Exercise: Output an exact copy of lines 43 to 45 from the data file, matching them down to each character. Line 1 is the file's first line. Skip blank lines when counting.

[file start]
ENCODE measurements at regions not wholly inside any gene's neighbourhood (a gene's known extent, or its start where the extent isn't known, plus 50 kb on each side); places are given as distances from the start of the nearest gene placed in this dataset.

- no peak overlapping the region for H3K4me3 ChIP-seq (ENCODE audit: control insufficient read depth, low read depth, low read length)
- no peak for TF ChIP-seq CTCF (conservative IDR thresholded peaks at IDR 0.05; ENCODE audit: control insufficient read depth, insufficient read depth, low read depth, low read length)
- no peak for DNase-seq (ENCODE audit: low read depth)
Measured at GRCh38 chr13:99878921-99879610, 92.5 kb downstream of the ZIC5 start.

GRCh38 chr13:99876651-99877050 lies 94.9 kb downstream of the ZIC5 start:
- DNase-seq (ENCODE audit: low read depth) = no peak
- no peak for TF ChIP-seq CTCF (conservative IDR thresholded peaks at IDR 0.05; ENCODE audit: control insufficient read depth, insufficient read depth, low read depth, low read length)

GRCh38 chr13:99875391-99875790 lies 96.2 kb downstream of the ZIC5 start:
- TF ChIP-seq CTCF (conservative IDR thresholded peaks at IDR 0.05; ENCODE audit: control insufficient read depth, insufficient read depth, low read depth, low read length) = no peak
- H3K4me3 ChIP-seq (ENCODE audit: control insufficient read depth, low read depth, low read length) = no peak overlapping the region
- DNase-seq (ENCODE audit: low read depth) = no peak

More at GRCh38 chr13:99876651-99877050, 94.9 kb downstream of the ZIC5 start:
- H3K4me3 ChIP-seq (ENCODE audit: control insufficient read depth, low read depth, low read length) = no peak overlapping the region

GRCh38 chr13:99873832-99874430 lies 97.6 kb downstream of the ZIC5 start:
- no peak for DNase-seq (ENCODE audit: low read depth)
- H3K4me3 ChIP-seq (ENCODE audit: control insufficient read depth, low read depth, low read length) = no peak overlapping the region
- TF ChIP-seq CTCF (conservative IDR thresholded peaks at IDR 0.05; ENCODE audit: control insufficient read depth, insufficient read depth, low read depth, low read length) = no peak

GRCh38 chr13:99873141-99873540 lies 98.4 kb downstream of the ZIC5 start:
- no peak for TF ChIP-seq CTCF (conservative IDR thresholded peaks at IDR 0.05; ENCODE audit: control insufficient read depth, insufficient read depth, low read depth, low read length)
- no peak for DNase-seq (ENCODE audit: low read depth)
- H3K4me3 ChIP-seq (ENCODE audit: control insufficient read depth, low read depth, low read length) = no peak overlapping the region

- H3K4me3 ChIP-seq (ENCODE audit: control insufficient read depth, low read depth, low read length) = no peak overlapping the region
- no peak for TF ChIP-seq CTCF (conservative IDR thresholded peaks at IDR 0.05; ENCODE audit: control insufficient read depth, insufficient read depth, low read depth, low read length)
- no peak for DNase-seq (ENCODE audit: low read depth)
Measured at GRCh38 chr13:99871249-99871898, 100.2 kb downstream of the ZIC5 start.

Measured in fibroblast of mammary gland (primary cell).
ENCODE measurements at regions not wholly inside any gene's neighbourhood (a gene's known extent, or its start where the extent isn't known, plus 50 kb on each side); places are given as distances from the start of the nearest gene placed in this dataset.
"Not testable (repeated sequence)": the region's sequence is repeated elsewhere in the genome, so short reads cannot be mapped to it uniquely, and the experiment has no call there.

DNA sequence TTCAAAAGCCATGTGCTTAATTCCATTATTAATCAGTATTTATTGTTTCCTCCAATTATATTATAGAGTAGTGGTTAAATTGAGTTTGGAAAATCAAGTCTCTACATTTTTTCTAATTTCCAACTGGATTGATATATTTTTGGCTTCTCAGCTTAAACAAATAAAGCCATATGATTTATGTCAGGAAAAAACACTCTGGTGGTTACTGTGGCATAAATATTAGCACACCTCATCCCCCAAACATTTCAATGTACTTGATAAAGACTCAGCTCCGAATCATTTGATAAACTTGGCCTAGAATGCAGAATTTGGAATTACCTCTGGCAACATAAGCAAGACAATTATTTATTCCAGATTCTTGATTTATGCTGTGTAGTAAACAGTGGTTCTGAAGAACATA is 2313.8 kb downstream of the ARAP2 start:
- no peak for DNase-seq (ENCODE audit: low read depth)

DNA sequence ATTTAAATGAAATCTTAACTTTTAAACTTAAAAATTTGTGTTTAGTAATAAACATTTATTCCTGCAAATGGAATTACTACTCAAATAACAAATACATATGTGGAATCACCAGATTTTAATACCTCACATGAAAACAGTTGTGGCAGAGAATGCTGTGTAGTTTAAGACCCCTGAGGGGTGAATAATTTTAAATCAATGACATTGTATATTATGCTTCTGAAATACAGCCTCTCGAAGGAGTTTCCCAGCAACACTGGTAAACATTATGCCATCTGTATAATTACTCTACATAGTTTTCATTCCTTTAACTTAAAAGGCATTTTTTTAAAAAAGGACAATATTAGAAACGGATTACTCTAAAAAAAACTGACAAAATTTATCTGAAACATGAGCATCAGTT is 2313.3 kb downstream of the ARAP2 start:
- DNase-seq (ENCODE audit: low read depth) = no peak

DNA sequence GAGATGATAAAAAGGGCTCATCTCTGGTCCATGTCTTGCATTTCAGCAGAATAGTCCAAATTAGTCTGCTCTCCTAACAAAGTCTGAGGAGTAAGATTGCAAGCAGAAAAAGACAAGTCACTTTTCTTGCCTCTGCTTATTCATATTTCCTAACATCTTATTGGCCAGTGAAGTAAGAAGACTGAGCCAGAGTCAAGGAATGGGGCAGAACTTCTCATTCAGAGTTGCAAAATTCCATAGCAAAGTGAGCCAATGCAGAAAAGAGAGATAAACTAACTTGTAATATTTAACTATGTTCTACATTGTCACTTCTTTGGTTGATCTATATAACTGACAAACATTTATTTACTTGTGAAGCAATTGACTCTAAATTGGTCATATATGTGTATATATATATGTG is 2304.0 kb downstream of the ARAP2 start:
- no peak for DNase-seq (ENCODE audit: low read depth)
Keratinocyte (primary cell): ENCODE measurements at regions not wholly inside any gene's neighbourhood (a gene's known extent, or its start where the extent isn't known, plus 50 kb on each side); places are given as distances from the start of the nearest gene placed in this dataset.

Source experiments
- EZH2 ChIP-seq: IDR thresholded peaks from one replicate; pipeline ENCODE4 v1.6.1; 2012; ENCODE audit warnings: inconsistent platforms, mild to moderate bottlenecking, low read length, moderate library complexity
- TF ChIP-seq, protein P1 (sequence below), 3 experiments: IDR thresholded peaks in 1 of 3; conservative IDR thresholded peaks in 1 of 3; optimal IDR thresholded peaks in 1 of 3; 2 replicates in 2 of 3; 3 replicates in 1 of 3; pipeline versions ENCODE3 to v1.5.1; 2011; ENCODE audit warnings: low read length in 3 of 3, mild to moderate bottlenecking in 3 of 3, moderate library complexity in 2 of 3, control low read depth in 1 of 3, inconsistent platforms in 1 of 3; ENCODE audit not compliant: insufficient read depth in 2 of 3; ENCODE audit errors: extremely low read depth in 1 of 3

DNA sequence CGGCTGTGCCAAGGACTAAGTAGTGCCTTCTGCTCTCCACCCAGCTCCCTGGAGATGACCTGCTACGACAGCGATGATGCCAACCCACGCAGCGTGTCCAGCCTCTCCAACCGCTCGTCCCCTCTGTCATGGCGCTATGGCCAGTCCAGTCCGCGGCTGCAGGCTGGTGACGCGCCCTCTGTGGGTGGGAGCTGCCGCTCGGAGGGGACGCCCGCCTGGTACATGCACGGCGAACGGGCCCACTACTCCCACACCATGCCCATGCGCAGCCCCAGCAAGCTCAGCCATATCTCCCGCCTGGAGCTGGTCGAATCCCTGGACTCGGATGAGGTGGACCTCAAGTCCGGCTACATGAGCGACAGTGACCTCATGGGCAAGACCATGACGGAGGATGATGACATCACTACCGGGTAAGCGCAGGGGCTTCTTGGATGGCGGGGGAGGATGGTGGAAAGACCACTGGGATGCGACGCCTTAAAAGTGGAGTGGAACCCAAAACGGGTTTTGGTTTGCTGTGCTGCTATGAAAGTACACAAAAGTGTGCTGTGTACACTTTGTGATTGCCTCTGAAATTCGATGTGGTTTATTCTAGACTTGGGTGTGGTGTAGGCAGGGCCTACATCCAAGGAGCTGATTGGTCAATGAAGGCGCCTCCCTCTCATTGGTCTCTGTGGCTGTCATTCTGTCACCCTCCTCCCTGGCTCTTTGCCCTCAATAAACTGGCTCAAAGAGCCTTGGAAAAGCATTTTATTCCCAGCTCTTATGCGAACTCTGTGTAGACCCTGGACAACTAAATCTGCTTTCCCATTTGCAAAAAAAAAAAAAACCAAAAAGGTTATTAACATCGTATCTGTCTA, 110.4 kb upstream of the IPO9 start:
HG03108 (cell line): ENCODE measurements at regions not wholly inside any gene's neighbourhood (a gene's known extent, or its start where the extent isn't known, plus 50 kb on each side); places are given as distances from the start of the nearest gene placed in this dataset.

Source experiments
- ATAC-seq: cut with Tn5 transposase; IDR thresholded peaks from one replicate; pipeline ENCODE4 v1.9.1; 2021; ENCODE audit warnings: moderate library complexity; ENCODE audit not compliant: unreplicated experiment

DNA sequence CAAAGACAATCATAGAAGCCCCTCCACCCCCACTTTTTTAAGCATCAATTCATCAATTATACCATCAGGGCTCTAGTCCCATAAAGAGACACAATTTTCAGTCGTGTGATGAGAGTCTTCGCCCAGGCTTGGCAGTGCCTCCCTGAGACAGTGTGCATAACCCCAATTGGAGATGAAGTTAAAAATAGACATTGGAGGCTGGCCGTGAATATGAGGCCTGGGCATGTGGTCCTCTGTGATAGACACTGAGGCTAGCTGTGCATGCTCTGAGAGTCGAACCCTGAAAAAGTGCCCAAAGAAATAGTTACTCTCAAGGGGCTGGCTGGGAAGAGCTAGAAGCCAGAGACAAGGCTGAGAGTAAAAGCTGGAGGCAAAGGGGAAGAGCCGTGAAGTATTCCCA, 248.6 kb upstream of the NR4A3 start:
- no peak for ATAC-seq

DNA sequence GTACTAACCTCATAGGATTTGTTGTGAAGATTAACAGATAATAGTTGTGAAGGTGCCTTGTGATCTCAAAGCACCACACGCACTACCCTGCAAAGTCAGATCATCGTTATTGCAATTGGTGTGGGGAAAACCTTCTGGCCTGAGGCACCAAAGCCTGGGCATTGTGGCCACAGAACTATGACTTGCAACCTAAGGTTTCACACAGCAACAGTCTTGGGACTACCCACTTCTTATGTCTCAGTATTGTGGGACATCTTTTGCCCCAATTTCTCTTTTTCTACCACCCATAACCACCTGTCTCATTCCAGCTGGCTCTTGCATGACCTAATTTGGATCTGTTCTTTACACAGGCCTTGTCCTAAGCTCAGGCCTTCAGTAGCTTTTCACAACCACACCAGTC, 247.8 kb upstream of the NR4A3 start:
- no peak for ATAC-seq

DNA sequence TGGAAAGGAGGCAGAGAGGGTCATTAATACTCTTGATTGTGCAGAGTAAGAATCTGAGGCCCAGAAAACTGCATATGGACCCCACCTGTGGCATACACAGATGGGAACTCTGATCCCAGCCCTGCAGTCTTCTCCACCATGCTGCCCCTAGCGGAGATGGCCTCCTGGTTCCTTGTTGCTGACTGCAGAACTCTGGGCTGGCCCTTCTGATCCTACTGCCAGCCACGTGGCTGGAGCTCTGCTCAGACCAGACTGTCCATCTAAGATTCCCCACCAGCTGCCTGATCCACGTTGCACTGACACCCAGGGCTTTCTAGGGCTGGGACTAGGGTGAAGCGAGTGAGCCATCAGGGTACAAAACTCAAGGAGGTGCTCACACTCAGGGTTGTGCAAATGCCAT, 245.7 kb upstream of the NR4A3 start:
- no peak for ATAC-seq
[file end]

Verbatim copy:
- ATAC-seq: cut with Tn5 transposase; IDR thresholded peaks from one replicate; pipeline ENCODE4 v1.9.1; 2021; ENCODE audit warnings: moderate library complexity; ENCODE audit not compliant: unreplicated experiment

DNA sequence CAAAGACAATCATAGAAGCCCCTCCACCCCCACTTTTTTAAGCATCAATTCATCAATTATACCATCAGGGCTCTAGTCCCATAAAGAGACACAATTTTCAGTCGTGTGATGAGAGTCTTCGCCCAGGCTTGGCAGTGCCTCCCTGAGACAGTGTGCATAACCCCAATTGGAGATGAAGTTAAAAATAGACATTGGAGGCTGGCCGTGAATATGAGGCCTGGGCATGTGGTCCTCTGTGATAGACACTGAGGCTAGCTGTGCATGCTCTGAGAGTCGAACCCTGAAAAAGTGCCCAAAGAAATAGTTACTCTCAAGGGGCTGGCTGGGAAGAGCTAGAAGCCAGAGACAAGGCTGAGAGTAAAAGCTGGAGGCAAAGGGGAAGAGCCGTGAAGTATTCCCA, 248.6 kb upstream of the NR4A3 start:
- no peak for ATAC-seq